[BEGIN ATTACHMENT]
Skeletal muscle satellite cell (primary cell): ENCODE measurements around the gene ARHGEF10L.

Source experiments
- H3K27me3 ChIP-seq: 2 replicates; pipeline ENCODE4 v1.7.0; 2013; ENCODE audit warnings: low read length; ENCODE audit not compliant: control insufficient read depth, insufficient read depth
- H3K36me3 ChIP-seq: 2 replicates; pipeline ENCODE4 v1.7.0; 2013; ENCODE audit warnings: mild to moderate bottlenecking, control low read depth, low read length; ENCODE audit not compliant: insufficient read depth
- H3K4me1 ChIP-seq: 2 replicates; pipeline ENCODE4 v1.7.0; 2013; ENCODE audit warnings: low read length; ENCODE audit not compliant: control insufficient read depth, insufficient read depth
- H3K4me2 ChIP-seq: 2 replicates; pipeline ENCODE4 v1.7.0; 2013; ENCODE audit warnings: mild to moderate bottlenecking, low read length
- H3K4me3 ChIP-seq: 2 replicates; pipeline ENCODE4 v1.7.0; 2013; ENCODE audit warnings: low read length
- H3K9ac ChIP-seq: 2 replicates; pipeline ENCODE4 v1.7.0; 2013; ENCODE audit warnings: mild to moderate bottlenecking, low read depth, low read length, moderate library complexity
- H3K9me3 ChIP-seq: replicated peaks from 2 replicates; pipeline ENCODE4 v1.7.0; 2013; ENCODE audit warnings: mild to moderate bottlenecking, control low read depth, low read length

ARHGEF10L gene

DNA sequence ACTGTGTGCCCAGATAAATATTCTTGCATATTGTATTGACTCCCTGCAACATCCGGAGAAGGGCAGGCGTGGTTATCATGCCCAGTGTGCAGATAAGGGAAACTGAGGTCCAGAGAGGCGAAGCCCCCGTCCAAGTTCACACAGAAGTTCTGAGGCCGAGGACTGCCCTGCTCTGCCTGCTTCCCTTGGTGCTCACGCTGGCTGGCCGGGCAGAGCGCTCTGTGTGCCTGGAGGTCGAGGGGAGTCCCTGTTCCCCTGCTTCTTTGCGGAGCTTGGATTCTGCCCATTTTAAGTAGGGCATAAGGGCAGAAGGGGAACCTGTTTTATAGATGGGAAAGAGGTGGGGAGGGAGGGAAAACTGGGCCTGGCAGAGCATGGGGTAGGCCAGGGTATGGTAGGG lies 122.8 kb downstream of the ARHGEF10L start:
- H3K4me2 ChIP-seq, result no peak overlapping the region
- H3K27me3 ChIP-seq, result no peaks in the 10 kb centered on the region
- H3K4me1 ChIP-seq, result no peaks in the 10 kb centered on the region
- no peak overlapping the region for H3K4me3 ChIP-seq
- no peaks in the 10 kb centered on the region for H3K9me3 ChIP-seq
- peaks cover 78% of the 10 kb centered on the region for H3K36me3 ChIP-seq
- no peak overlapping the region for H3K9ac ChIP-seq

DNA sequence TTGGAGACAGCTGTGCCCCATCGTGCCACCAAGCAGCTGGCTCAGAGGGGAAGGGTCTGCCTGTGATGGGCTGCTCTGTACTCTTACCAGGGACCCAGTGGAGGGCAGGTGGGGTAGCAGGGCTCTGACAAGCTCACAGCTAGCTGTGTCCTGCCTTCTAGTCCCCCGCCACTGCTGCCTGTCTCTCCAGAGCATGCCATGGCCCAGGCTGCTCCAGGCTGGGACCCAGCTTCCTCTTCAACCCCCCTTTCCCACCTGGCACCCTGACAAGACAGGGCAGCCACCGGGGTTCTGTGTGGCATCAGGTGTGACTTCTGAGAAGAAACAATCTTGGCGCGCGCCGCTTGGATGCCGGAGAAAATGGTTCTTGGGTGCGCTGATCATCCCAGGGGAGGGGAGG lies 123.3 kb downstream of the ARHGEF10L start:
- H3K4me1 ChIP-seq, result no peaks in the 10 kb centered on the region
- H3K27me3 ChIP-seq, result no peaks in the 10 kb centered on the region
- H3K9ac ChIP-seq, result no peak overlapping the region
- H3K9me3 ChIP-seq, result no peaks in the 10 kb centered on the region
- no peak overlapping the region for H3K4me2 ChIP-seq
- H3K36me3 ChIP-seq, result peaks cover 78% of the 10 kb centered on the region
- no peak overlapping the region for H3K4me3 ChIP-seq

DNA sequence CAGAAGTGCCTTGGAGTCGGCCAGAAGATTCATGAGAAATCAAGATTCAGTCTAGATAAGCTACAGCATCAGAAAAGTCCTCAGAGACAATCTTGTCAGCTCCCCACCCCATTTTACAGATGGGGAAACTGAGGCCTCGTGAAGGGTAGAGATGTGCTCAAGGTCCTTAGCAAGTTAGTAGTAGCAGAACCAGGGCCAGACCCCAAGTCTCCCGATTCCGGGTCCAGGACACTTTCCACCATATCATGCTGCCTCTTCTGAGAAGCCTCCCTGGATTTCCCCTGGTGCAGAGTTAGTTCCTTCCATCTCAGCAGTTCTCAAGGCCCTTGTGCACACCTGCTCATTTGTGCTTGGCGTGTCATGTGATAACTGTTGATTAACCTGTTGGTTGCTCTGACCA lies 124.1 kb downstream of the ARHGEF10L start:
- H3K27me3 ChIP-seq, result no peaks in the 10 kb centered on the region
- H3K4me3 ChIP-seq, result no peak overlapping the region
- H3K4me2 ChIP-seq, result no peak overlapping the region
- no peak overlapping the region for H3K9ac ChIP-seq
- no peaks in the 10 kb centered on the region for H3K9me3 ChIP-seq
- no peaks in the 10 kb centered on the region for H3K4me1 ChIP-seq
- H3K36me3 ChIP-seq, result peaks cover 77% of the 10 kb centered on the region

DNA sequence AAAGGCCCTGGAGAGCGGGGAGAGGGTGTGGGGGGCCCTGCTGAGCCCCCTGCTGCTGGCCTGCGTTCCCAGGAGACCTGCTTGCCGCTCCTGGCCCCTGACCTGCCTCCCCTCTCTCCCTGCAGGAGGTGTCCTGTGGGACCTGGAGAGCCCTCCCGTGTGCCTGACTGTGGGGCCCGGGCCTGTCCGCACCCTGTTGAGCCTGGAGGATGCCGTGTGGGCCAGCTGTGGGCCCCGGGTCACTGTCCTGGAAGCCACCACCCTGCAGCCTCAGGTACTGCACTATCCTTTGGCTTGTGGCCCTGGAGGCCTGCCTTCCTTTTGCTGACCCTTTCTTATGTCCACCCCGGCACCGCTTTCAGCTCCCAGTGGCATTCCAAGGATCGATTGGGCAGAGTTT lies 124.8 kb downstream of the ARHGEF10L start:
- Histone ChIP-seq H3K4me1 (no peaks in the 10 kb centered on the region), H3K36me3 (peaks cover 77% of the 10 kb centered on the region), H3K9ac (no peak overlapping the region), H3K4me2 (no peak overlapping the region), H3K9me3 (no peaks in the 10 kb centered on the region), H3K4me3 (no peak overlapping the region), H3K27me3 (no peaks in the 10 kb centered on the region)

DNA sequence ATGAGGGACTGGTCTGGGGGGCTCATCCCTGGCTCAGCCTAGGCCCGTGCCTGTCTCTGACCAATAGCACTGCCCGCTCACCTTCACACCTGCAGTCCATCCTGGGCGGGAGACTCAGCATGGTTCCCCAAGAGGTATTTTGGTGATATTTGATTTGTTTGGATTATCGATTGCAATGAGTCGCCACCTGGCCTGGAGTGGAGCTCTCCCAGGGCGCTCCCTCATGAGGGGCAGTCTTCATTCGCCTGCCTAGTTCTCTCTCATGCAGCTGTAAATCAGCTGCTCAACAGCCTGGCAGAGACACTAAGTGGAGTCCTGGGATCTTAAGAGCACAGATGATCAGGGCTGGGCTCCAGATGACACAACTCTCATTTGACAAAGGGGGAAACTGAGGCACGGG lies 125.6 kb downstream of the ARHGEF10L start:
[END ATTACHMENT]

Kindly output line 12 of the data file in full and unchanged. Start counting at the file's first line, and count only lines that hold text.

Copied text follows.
- H3K4me2 ChIP-seq, result no peak overlapping the region